Today, Tibco Software — best known for its SOA integration, complex event processing, and business process management suite — announced its acquisition of Nimbus Partners, a privately held business process analysis vendor based in the United Kingdom. Nimbus Partners is smaller and less well known than the other more mature and full-featured BPA solutions, such as those from ARIS, Provision, and Mega. Nimbus, which employs more than 100 people, sold process discovery and authoring tools along with its homegrown methodology for quickly capturing and managing detailed information on business processes. Nimbus’ features and ease of use appealed mostly to process architects, process analysts, and business stakeholders that wanted an environment more robust than Microsoft Visio but not as technical — or requiring as much training — as other BPA environments.
Somebody please tell that to my health insurance company, which has annoyed me greatly this week. I’ve been receiving increasingly threatening letters from them, starting a few weeks ago just before I headed out for a long vacation. I didn’t think too much about it at the time but, a week after returning from vacation, I noticed the letters were now coming from a law firm. Yikes! I called them.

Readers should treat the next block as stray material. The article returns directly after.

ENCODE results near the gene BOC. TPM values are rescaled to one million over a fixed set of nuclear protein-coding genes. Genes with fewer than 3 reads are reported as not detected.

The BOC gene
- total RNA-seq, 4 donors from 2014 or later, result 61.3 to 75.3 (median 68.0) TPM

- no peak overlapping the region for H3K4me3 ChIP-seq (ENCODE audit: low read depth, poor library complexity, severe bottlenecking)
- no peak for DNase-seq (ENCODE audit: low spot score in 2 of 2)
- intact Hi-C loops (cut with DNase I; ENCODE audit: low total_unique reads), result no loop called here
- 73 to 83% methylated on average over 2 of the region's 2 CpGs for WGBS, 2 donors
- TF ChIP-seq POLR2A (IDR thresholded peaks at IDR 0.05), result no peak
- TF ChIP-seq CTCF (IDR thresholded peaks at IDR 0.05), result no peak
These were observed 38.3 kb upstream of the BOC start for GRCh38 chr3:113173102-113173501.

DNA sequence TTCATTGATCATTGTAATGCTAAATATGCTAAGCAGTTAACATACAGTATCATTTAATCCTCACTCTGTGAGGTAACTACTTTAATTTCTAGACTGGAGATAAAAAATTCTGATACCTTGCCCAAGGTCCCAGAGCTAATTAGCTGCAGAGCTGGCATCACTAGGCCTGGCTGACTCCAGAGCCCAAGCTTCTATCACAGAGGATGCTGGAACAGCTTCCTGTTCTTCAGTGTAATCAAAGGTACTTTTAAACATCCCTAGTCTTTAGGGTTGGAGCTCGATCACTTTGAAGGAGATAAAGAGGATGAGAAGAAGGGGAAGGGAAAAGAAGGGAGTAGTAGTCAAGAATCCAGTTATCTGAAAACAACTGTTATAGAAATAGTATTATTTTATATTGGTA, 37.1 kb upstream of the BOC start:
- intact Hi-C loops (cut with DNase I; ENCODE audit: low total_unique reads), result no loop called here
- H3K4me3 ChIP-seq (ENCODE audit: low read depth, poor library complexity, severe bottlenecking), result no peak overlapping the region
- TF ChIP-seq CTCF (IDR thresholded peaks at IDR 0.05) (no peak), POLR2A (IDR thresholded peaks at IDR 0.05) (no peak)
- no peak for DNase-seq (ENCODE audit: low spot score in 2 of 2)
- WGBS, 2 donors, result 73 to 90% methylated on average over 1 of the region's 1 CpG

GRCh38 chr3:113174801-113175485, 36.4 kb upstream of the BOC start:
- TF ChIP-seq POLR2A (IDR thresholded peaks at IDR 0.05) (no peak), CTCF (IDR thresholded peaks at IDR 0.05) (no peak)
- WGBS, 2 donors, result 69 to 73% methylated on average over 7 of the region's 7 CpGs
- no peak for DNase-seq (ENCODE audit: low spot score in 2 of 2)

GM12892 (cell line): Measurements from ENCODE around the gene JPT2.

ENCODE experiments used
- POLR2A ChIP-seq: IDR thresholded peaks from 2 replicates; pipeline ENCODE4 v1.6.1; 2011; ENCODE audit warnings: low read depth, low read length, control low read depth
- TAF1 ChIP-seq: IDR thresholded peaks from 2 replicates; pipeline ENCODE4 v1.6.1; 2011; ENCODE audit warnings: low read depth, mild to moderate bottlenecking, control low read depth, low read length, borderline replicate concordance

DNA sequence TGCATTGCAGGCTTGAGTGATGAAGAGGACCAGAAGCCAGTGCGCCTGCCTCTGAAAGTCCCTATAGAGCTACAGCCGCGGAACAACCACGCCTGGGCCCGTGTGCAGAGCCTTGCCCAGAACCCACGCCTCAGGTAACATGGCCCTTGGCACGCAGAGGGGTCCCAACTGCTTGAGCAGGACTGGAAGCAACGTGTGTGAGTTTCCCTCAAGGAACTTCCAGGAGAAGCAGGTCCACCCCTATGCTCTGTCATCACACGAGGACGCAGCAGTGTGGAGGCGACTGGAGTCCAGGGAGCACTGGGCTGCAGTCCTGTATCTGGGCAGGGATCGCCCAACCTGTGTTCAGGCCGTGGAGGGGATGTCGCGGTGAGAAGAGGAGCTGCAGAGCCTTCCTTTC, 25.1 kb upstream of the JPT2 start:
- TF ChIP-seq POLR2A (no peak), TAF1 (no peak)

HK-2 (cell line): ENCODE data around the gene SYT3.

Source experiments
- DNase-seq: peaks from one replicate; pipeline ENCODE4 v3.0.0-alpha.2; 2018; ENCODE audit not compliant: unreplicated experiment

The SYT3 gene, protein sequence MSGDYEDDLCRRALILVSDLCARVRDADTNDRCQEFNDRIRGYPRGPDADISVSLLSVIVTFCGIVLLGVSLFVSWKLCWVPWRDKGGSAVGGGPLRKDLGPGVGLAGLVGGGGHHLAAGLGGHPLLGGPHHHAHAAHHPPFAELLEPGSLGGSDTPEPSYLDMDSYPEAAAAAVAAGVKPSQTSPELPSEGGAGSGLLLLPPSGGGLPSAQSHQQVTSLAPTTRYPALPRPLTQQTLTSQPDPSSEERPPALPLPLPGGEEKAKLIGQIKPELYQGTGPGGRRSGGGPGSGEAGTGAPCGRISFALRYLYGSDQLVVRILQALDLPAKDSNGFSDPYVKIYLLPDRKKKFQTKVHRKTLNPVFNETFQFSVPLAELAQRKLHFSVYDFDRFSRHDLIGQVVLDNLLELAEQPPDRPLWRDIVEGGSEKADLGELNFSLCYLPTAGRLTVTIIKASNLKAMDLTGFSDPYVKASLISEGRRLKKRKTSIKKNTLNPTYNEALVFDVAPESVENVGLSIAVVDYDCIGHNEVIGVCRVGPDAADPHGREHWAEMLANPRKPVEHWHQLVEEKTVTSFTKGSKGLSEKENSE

Turns out, my physical therapy claims for a chronic condition were under scrutiny. Microscopic scrutiny. “Could it have been the result of an automobile accident, and the other driver was at fault?” they asked. Or “Were you injured at work and should be filing for worker’s compensation?” Or was it some other kind of accident with nefarious connections of some sort? The claims subrogration unit was on the case and determined to make another party pay.
Exasperated, I told them that it was for a chronic condition diagnosed several years ago and all the information was on file and up to date, since I regularly see physicians for that condition and had been referred by a physician to physical therapy. Then they asked me to spell out the condition. I had steam coming out of my ears at that point. Why bother to have a file about me if they aren’t going to look at it, make it available to people calling me, and keep it up to date? Could they have worked this into their process before sending threatening letters and calling me?